As an MS forum community leader, I’m always there to dole out advice whenever a new patient is stressed beyond endurance. She posts a desperate and harried rant about how painful the shots are, how awful the side effects of her symptom meds have been, or how terrified she is of that loud, claustrophobic MRI tube. She wants to chuck the whole enchilada and hide out in her bedroom. Take heart, I tell her, there are things you can do to be more comfortable. For painful shots, try icing or heat beforehand. And if your symptom meds aren’t working or they’ve turned you into a werewolf, call your doctor for a dose adjustment or an alternative medication. (They won’t give you a silver bullet, though, I’ve asked.) Afraid of MRI tubes? Knock yourself out with Ativan before embarking on that journey into the doughnut hole. Though such suggestions roll glibly off my keyboard, I sometimes struggle to take my own advice and must privately beg a friend to talk me down from the ledge. Once in a while, being rational just doesn’t cut it anymore. I have to take a break from being a grown-up and curl up in the fetal position.
Given such regressions, it remains easy for me to understand the new patient’s frustration with an unfamiliar medical world. Doctors just cannot or will not give us the footnotes, disclaimers, addenda, and glossaries of disease management when they hand us our MS graduation certificates. We must learn the language of our disease from other patients. Dialogue with experienced mentors earns us advanced knowledge of MS pharmacology, CNS imaging, and alternative therapies. The payoff reveals itself the day that helpless voice inside us drops to a whisper. We discover our power in small epiphanies. We question each new symptom med, say a tentative little yes, try it out, and squeak out a little no after a while if things just don’t feel right. One would think it gets easier with practice, pronouncing our yeas and nays, but it’s as laborious as walking on spastic legs, feeling as though we are slogging through wet concrete.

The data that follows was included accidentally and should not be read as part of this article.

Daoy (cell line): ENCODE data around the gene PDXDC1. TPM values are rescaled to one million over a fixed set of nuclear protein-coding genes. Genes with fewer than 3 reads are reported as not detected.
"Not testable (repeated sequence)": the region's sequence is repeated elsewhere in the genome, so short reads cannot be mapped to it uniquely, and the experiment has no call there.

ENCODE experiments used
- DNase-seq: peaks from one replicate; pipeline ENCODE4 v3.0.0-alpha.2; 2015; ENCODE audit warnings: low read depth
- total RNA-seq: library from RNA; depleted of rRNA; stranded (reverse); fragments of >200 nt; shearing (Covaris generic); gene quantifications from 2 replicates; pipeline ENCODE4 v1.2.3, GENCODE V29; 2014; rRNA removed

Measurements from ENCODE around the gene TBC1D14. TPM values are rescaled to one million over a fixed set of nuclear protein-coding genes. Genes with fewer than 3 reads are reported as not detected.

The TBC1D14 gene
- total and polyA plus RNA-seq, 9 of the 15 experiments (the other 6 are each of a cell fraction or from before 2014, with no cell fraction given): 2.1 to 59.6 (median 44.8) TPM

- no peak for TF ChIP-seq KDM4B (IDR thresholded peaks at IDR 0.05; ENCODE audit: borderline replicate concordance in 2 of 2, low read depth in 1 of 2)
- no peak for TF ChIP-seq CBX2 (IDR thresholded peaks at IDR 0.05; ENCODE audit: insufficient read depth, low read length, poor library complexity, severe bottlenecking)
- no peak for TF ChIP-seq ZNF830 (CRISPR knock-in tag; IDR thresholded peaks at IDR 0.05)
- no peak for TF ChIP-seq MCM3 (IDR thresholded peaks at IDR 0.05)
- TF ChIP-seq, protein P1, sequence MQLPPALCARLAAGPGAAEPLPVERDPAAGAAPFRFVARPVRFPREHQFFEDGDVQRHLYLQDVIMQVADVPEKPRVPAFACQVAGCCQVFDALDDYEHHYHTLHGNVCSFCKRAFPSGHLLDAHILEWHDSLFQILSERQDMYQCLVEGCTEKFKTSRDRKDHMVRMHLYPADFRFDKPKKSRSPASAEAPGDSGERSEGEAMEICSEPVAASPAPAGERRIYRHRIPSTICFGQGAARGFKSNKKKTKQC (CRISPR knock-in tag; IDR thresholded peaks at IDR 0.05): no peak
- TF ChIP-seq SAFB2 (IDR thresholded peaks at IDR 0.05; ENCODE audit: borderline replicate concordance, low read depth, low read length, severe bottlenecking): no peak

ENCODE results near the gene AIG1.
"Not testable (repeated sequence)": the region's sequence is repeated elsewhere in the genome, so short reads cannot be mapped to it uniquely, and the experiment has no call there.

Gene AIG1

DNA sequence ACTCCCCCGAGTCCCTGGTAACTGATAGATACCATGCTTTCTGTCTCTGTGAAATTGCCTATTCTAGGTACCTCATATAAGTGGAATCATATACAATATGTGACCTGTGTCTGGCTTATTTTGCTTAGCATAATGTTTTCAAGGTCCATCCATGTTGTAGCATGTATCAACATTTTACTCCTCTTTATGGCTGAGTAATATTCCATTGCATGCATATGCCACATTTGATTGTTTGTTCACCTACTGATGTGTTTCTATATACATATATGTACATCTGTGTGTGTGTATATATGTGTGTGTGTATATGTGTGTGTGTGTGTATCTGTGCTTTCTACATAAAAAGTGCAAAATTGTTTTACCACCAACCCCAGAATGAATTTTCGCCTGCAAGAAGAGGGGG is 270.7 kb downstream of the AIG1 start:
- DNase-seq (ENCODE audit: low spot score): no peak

To disease education we should say yes. To the notion of asserting ourselves with our specialists, counter-intuitive as it might feel, we should say yes. And early in our RRMS disease journey, we really ought to say yes to one of the available disease-modifying drugs as soon as possible. Say yes because we are still learning, because this is a disease that has to be experienced to be known and the same goes for its treatments.
With more learning we discover the myriad gray areas in the world of Multiple Sclerosis. We read clinical study abstracts and actually sort of understand them. We learn that side effects lists are really a hodge-podge of hangnails, coughs, rashes, headaches, twinges, infections, and organ failures that study subjects are required to report during clinical trials, but which might not be related to the trial drug at all. We learn the limitations of our 1.5T and 3T MRI machines. We are flooded with light-bulb-above-the-head moments, one being the second we realize our neurologist is just a member of our little consulting team, not the guy who brought the stone tablets down from the mountain. We get smart and we get skeptical. Cocky, even. We might stand tall at a podium and tell the professionals to kill the fatted calf and party hard at our coronation festival because we’re taking over our disease management. It’s good to be the king. A king can say no. A wise king can say no with the confidence of having made an informed decision. And not just a little no. The big no.